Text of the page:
However, post-Covid there was no Grand Jury for the prosecutor to present the case within the 90-day requirement. And even if a case was indicted there are no trial juries. Almost immediately after the outbreak the Supreme Court suspended the speedy trial deadlines. As a result, there are defendants being held in County Jail who have asserted their innocence, and in fact are presumed innocent, but are being detained indefinitely with no end in sight.
Defendants argue this is unfair because they are being denied a speedy trial. Prosecutors argue that defendants who are detained represent either a flight risk or a serious danger to the public.
In an attempt to solve part of this problem, on May 14, 2020, the Courts announced two pilot programs in Mercer and Bergen Counties wherein virtual grand juries would be employed. Importantly, the program stipulated that only defendants who consented to their cases being presented to a virtual grand jury would have their cases considered.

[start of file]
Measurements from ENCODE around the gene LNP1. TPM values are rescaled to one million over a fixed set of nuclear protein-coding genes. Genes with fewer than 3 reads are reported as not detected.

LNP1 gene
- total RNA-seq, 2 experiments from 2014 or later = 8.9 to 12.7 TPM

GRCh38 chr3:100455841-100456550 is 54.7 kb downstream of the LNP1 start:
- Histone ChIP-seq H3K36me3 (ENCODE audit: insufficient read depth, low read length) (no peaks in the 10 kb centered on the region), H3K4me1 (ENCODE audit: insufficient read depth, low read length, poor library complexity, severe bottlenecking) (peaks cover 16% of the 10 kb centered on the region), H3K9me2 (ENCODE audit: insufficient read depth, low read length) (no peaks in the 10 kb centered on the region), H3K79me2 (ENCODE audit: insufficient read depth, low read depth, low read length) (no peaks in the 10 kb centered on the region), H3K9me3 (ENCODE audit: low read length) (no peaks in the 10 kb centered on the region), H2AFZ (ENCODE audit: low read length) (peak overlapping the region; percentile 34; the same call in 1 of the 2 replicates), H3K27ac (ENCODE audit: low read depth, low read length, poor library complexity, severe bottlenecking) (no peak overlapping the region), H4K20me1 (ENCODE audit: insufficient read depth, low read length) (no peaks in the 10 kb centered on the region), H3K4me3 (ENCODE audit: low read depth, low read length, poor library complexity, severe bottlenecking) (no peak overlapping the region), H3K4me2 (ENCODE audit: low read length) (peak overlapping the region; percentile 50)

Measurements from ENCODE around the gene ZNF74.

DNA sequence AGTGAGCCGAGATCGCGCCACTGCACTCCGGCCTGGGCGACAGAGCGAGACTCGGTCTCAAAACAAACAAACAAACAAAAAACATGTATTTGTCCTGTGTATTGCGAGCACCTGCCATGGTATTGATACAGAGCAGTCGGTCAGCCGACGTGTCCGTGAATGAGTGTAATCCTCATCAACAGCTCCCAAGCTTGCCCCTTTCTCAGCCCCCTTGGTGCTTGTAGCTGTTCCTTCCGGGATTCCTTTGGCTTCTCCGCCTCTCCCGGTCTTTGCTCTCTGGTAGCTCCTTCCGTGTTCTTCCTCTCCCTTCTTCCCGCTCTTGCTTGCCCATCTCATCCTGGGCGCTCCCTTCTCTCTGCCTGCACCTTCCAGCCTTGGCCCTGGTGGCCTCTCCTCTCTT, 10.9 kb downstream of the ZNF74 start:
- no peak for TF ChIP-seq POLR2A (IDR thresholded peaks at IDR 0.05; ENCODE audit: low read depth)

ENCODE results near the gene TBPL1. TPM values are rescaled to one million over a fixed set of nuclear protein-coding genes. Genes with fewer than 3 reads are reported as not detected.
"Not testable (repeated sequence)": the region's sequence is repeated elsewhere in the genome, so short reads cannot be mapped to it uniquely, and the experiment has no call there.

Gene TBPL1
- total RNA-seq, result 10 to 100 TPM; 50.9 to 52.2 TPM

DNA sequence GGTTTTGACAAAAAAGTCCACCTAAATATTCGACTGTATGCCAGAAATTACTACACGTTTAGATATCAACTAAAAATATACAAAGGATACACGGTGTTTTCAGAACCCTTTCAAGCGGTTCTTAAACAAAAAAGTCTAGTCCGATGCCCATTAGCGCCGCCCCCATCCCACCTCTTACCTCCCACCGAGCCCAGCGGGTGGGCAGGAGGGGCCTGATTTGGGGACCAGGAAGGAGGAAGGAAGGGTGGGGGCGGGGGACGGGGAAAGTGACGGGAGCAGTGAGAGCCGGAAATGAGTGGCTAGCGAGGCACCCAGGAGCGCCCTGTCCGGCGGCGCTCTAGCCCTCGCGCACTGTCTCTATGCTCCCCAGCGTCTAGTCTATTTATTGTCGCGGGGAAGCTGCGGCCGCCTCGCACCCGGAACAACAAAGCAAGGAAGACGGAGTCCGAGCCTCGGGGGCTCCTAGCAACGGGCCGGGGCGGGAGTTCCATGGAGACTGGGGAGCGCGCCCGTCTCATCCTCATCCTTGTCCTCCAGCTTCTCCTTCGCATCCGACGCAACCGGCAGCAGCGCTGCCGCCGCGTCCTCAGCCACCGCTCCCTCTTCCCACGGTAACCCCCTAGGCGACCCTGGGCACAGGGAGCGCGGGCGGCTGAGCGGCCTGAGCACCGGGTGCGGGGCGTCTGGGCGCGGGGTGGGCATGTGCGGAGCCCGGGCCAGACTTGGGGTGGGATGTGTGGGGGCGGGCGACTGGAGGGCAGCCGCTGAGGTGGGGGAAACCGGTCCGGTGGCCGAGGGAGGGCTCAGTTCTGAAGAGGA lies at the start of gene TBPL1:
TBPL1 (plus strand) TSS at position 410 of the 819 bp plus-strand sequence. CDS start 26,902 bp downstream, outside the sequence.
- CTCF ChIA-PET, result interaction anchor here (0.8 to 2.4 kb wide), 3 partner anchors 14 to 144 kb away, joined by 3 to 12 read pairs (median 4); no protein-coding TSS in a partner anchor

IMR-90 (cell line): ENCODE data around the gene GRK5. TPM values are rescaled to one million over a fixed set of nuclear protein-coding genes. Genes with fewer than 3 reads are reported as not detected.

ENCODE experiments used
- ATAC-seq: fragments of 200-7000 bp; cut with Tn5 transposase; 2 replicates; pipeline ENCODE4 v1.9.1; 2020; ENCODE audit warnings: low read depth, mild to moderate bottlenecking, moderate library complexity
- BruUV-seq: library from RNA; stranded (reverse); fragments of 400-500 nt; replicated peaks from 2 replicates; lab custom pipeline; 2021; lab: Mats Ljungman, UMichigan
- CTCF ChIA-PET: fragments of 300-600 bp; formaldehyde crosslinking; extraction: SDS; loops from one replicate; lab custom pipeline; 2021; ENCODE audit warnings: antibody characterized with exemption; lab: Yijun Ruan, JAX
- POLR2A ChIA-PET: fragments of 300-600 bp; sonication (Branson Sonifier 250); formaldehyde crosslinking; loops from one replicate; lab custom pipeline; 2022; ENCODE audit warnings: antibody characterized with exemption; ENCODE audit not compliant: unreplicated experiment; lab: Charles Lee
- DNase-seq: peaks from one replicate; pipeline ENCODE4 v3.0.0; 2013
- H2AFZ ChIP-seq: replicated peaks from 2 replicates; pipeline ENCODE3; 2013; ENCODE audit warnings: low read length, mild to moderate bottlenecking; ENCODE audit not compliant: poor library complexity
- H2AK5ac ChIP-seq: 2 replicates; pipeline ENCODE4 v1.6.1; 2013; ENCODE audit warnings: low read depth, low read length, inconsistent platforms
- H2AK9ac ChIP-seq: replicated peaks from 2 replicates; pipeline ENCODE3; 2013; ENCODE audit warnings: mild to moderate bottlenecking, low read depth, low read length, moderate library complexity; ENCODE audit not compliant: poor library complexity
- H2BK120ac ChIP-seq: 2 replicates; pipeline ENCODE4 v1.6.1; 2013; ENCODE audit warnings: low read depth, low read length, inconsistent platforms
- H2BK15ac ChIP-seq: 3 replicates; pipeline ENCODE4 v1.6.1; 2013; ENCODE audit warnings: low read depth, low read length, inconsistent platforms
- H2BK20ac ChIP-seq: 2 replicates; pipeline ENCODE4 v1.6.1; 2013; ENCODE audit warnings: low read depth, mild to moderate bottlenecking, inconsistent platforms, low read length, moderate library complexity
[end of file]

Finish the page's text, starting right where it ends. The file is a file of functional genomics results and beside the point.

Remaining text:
And then the predictable happened. Not one defendant consented.
On June 10, 2020, the Courts announced a second pilot program. This one eliminated the requirement of a defendant’s consent. Both versions of the program have been condemned by the Association of Criminal Defense Lawyers as well as the County Prosecutor’s Association of New Jersey.
Why Virtual Grand Juries Are a Horrible Idea
So what’s the problem? If the technology exists to have 23 grand jurors hear testimony over Zoom and vote on cases, doesn’t this help solve part of the COVID-19 problem in the criminal justice system?
No. It doesn’t solve anything.
First of all, virtually indicting a case solves nothing. If a defendant is incarcerated and his or her case is indicted they are still incarcerated with no prospect for a jury trial. For victims of crime, nothing has changed in the case. The natural “end game” of a criminal case that cannot be resolved is a jury trial and right now there is no solution for that problem. The fact that a case has been indicted by a Grand Jury doesn’t help.
It may not be secret and that’s more serious than you think.